Many people do not know why wolves should be reintroduced back into the ecosystems of the continental U.S. and what change it will actually cause. However there are many reasons as to why wolves are such a necessary part of the ecosystem. The main reason for their reintroduction is because they keep elk and deer populations in check, which in turn aids plants and other animals. Before wolves were reintroduced elk and deer herds had over browsed streams and several other areas of Yellowstone and the surrounding states. This in turn led such plants as aspen, willow, and cottonwood to be unable to grow properly and become part of the canopy of the forests. Likewise, just like a domino affect, other wildlife such as songbirds and beavers were affected. This domino-like affect is what is known as a tri-trophic cascade.
A tri-trophic cascade involves the three trophics or levels of an ecosystem. You have your predators, prey, and plants; three levels of an ecosystem that all affect each other.And this is where the term cascade comes in. To best explain this, think of a waterfall. As the water falls off the cliff it splits off into two streams of water. Then those two streams split yet again, and then those split. This continues until you have dozens of streams all flowing down from the one river that led to a waterfall. This is very similar to how a tri-trophic cascade works in an ecosystem. Everything is connected from the very top to the very bottom. Likewise those in this ecosystem can be affected if one is not present. So without wolves, an apex predator, every other species from elk to aspens are affected. To give a greater illustration of this let’s go back to our waterfall example. If there was an avalanche and rocks obstructed parts of the waterfall, it would have to change how it flowed. So if a couple of rocks landed near the bottom and a handful of small streams could no longer flow normally, they would drain off and flow down the sides, creating a more intense flow of water in a smaller area; this would be similar to what might happen if plant species were gone, all of the herbivors would be competing for what is left. Likewise if instead at the bottom the rocks blocked part of top of the waterfall, there would be a more concentrated stream of water that will in turn affect how the remaining streams operate. This is similar to what can happen when there is not an apex predator in the ecosystem. Now with this understanding, one can begin to see how wolves have affected the ecosystem upon their return.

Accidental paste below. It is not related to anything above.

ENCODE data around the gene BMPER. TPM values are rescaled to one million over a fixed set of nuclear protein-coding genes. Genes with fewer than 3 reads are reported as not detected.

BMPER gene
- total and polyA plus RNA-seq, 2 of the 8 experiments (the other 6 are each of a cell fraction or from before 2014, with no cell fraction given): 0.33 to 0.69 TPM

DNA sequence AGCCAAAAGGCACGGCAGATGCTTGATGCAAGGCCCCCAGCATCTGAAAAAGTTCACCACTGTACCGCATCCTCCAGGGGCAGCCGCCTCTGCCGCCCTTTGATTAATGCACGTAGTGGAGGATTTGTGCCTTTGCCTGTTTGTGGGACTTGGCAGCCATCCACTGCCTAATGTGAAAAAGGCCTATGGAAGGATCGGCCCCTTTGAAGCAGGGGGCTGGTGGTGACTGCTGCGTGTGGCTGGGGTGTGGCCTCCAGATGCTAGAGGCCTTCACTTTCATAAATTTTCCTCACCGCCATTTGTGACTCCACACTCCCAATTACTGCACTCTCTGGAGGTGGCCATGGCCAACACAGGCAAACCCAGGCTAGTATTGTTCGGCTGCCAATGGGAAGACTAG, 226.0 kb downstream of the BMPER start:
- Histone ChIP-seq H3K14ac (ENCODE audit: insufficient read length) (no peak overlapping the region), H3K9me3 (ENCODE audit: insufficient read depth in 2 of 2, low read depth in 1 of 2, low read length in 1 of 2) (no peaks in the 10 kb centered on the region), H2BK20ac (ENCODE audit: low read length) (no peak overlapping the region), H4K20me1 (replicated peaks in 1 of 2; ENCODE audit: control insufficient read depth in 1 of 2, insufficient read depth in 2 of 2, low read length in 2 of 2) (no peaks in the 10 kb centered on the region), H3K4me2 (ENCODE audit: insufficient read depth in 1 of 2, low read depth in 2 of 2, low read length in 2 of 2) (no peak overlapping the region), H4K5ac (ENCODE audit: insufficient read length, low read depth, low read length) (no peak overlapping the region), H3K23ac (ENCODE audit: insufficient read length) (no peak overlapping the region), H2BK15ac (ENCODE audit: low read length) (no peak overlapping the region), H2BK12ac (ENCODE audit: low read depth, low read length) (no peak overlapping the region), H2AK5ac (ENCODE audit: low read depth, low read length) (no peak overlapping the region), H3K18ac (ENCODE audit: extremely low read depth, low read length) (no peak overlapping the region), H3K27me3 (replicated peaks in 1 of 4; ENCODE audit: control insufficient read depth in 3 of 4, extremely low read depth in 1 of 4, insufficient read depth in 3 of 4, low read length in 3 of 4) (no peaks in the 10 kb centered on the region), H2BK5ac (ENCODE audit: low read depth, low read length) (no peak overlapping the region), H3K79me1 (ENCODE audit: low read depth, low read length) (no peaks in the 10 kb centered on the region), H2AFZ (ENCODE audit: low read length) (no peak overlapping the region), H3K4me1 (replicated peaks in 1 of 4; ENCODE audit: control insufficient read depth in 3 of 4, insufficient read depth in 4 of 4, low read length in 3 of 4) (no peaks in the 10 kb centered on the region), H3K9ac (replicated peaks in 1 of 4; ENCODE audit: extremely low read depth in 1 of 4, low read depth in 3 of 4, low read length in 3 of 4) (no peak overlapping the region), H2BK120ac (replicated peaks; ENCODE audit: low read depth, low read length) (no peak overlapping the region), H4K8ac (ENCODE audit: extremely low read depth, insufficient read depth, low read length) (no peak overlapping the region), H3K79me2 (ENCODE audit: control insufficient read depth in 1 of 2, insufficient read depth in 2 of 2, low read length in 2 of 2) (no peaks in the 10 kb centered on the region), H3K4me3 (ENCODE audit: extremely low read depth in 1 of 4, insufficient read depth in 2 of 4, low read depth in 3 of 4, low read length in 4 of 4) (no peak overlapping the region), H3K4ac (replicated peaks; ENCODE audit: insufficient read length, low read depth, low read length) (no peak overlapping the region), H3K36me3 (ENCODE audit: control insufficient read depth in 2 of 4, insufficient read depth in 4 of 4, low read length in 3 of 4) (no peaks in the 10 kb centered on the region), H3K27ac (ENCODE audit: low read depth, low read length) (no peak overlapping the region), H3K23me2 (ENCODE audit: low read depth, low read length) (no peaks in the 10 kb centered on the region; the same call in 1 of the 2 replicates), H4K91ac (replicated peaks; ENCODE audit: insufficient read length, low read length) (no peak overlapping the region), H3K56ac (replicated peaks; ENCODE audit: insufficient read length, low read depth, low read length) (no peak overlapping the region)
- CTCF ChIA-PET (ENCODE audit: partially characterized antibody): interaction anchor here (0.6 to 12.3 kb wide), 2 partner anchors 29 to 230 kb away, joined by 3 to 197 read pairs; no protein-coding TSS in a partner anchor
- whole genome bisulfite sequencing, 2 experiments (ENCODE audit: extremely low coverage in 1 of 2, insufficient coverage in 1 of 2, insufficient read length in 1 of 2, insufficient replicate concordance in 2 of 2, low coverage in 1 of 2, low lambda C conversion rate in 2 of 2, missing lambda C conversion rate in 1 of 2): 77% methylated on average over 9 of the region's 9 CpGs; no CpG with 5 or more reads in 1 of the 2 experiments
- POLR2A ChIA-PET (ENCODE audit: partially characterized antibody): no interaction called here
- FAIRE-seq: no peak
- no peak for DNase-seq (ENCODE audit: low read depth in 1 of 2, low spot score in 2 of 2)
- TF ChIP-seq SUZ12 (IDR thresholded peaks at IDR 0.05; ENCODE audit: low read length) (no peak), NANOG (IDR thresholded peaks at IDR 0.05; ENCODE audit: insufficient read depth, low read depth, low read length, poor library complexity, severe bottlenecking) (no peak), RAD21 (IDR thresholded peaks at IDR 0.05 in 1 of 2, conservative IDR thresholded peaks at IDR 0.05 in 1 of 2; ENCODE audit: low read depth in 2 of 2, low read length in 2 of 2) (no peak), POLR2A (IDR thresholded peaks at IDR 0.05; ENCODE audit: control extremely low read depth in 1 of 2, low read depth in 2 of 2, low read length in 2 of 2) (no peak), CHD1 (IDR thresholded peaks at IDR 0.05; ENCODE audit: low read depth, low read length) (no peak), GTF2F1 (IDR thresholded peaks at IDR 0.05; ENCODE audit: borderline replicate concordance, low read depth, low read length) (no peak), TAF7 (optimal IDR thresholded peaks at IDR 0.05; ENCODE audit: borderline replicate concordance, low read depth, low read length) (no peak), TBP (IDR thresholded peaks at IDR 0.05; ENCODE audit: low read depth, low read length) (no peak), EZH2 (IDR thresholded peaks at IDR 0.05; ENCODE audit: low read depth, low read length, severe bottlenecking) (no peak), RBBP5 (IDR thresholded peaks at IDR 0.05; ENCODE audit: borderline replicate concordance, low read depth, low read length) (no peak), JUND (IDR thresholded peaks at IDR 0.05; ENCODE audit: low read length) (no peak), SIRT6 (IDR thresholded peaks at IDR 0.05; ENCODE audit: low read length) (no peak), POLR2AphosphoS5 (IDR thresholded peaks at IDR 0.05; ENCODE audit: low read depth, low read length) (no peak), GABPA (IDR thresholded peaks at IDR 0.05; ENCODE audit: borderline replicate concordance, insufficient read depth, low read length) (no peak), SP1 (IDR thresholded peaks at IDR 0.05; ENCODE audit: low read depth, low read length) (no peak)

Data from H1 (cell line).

A study was conducted over a period of 15 years after wolves were reintroduced. In this particular study the plant growth was the main focus, however other observations were made about the other wildlife. First off, contrary to popular belief, wolves have caused an increase in elk populations. This increase was caused by how wolves choose their prey. Wolves hunt the weakest members of a herd which are generally the young, sick, and old. It is reasoned that they do this because even with anywhere from 5-10+ individuals in a family group, going after the weakest conserves more energy and therefore allows them to gain the most out of the kill. Even then they do not always succeed every time they hunt. This hunting behavior is far different from human hunters who go for the largest and strongest, which is why their populations are able to improve.
Now even with evidence of wolves causing an increase in the health of elk and deer populations, hunters still say that they cause a decline in their numbers. However that is not so, what is really going on is that wolves have caused elk to change their behavior. This behavior change is documented in another study where they found that elk behaviors changed in order to avoid predation. This was documented by using radio-collars to track herd movement, and they found that there were significant changes. One such change was in their grouping. Before wolves were reintroduced, they tended to remain less clustered and remain mostly in open areas and by streams throughout most of the year. However after wolves had been reintroduced, their seasonal behavior shifted. So during the summer months when wolves would be denning and they would be rearing their young, elk herds remained at higher elevations and stayed clear of areas where wolves tended to den. Then in the winter months they would generally remain in more open areas, grouped close together. This way they avoided steeper snow and lessened the risk of falling prey to wolves. It is this change in behavior that causes the results of the first study mentioned in this section.
Back to the first study involving plant regrowth, due to elk having to change their behavior to avoid wolves, they leave heavily browsed areas for a time. This allows for those saplings to gain some footing and grow. While there is not an immediate growth surge, such saplings as the willow and aspen have been growing more steadily as well as other plant life. With this increase in plant growth, other animals are able to improve as well. For example in the northern ranges of Yellowstone with the increase in willows there is a greater diversity of songbirds in the area. Also beaver populations have increased from just one colony to over ten in a period of seven years after wolves were reintroduced. This was likely caused to the increase of willows. However even though the surge of plant life aided animals in that way, wolves have also aided the bear populations. In other parts of the world where there are bears and wolves, bears often scavenge or steal wolf kills. And in Yellowstone, since they are able to take advantage of wolf kills again, their populations have also improved.